I've successfully calculated anisotropic least cost paths using vertical factor tables (Tobler's Hiking Function Towards and Away created by Nicholas Tripcevich, Ph.D., University of California, Berkeley (2009), developed from Tobler. Original Webpage: <http://mapaspects.org/node/3744>) - the fastest routes.
And, for comparison, I've calculated isotropic least cost paths using slope only (least slope) - the easiest routes.
I'd now like to calculate several least cost paths within a group of 11 points (sites) that restrict travel direction - no travel to the east - and use least slope. Travel would be from one point - the easternmost in the group - to all the others which lie west. Presumably I would need to use the horizontal factor parameters, but not exactly sure how to begin - also wondering if simply restricting the processing extent in environments would provide the same or similar results.
PS-Using least slope only as the only factor with these particular points and geographic region (with river and lake valleys and mountains) produces LCPs that are nonsensical - traveling eastward and northward following the lowest-lying river valleys hundreds of miles out of the way; thus the rationale for restricting travel east.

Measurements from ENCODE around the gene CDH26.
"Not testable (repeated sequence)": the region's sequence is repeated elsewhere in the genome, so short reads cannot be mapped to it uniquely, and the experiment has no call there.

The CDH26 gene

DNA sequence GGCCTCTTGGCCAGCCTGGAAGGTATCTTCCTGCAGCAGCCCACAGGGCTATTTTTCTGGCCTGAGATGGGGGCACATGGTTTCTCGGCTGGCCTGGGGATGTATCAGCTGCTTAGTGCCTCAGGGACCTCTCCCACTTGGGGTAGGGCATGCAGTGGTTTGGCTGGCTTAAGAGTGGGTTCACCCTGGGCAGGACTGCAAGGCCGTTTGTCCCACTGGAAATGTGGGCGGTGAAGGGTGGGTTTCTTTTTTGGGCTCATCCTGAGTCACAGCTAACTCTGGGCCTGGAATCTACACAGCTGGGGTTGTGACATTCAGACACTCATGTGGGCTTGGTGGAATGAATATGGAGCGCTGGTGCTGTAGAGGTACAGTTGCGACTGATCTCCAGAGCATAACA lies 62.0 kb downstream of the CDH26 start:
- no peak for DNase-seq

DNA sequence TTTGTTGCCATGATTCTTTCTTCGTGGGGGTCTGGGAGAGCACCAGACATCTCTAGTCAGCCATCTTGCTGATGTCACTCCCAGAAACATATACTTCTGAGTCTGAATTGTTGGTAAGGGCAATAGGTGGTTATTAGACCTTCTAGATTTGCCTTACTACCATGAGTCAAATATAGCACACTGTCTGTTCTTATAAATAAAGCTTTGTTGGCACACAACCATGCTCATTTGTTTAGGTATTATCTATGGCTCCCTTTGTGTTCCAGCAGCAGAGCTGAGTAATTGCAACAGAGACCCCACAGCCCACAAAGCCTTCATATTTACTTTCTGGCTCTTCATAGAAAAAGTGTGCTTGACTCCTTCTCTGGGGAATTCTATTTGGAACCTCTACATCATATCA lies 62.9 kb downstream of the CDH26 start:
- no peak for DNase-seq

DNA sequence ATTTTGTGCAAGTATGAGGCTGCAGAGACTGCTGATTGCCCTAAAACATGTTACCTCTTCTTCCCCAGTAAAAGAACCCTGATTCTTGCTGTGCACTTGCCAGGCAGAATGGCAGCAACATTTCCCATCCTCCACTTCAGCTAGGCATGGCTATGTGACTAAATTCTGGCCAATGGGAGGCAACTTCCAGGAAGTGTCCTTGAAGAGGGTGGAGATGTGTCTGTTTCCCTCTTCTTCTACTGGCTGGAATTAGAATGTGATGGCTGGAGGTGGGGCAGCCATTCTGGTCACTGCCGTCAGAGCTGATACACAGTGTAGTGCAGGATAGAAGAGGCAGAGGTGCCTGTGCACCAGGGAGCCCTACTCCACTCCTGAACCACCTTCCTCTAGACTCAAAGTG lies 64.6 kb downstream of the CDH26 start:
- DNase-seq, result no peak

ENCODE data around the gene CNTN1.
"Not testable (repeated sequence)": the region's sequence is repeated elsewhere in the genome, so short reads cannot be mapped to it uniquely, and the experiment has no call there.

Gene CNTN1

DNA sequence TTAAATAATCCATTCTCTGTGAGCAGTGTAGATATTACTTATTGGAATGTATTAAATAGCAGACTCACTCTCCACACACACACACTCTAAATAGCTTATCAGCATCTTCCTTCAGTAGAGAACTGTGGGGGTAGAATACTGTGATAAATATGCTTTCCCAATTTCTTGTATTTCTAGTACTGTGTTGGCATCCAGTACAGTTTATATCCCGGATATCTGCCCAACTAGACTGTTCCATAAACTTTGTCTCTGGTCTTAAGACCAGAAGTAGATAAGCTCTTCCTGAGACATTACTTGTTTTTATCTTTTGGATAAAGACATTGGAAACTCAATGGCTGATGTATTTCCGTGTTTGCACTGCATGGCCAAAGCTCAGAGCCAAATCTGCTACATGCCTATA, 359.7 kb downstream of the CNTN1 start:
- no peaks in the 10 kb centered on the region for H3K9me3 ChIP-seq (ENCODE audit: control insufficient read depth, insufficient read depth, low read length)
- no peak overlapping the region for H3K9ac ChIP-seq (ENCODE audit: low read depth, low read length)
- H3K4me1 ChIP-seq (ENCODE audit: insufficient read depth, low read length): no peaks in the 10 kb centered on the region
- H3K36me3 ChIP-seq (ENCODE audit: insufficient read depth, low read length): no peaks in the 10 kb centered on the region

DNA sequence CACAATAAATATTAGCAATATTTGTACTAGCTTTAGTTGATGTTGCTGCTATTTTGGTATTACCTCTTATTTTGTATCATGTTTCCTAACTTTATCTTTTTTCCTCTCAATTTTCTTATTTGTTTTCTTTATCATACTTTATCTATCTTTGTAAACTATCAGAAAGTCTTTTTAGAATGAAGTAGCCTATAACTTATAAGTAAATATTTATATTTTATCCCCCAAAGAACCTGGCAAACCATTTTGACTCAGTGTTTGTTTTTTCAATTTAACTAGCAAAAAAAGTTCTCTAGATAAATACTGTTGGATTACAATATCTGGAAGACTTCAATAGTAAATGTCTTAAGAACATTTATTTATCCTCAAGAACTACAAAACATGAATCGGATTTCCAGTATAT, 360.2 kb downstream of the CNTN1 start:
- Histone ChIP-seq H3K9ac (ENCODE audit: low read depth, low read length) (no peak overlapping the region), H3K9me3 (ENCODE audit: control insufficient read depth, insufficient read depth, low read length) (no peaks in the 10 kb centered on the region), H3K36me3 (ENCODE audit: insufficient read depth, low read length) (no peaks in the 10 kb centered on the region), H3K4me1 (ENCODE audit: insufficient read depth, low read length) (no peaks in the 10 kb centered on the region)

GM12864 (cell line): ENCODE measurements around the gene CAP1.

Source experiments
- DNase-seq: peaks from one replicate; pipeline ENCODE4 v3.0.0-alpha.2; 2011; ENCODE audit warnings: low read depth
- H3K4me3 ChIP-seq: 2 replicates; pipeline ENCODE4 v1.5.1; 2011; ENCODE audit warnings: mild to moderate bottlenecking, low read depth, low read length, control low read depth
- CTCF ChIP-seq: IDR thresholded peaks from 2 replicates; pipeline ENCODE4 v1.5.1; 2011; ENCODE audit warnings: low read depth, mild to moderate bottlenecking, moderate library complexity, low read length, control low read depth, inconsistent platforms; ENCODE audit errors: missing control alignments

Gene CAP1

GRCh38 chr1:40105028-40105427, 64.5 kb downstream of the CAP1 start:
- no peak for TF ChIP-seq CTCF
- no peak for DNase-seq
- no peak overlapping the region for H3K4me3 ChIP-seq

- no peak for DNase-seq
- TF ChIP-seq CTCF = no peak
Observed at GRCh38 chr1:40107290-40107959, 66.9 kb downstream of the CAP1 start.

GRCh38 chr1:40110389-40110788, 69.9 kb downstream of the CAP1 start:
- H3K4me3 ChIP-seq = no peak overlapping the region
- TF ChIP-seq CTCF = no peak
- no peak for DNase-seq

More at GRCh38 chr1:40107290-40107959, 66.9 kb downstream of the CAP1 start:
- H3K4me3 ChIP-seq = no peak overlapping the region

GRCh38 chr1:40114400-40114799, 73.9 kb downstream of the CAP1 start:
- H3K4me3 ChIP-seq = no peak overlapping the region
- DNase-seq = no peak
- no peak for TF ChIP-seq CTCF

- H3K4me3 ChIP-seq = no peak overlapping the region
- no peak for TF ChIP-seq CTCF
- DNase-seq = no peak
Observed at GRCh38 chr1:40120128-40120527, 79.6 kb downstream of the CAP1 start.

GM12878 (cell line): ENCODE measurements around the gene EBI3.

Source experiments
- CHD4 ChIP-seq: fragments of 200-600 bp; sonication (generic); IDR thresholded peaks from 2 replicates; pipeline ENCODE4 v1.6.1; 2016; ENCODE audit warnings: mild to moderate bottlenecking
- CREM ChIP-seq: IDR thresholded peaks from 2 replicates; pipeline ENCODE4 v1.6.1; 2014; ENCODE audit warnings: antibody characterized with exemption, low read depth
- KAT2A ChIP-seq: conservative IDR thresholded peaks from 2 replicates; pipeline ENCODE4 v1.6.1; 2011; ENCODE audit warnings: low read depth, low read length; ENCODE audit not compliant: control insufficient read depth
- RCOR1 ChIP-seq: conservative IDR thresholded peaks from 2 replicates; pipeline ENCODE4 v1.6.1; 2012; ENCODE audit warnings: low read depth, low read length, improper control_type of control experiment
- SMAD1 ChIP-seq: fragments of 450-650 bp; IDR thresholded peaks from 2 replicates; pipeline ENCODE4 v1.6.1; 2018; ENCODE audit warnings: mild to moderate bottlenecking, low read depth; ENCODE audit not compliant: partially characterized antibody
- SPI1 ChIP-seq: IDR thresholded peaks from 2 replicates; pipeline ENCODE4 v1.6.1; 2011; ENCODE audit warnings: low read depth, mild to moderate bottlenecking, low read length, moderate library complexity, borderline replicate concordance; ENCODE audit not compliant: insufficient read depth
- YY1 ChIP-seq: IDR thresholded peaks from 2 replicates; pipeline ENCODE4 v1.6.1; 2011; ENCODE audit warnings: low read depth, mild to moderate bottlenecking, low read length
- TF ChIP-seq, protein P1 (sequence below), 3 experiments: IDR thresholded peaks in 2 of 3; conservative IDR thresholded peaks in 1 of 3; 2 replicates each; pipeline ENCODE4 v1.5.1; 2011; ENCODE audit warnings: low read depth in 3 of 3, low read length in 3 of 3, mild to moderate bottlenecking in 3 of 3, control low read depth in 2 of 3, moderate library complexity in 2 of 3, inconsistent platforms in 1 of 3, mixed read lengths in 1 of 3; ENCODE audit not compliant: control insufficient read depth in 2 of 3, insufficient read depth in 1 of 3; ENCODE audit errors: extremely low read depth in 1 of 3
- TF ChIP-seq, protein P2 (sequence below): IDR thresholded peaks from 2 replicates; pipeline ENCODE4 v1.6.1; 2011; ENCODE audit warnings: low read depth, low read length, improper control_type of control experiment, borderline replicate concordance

Thank you very much for your reply.
I should have been more explicit: I use the Path Distance tool first to create distance rasters and backlink rasters before using the Cost Path tool. I only have experience, however, using the vertical factor parameters (and then, only with the table, using Tobler’s Hiking Function). I do not have any experience with setting the horizontal factor parameters (which I believe I would need to constrain travel direction to everywhere but the east) – and I am having difficulty interpreting the help – this is what I am asking for advice.
The easiest way is to go with the pictures of the car then switch over to the bobcat explanations here
If you are working with an origin cell, then that makes things easier to understand. So if you just can't move in a particular direction the 'graph examples' will basically should you that aspect. The 'cost of moving in a particular direction relative to it can be derived and your 'field of view' (ie preferred direction) will be considered. So if you can only move East-ish from an origin, then it should be apparent that moving due East will have the least cost with respect to direction. A horizontal angle (field of view) will have different 'costs' since they are at different angles relative to the source cell and relative to the field of view. Sooo. Start at a point, look at the equations and the figures since it is a 2 step process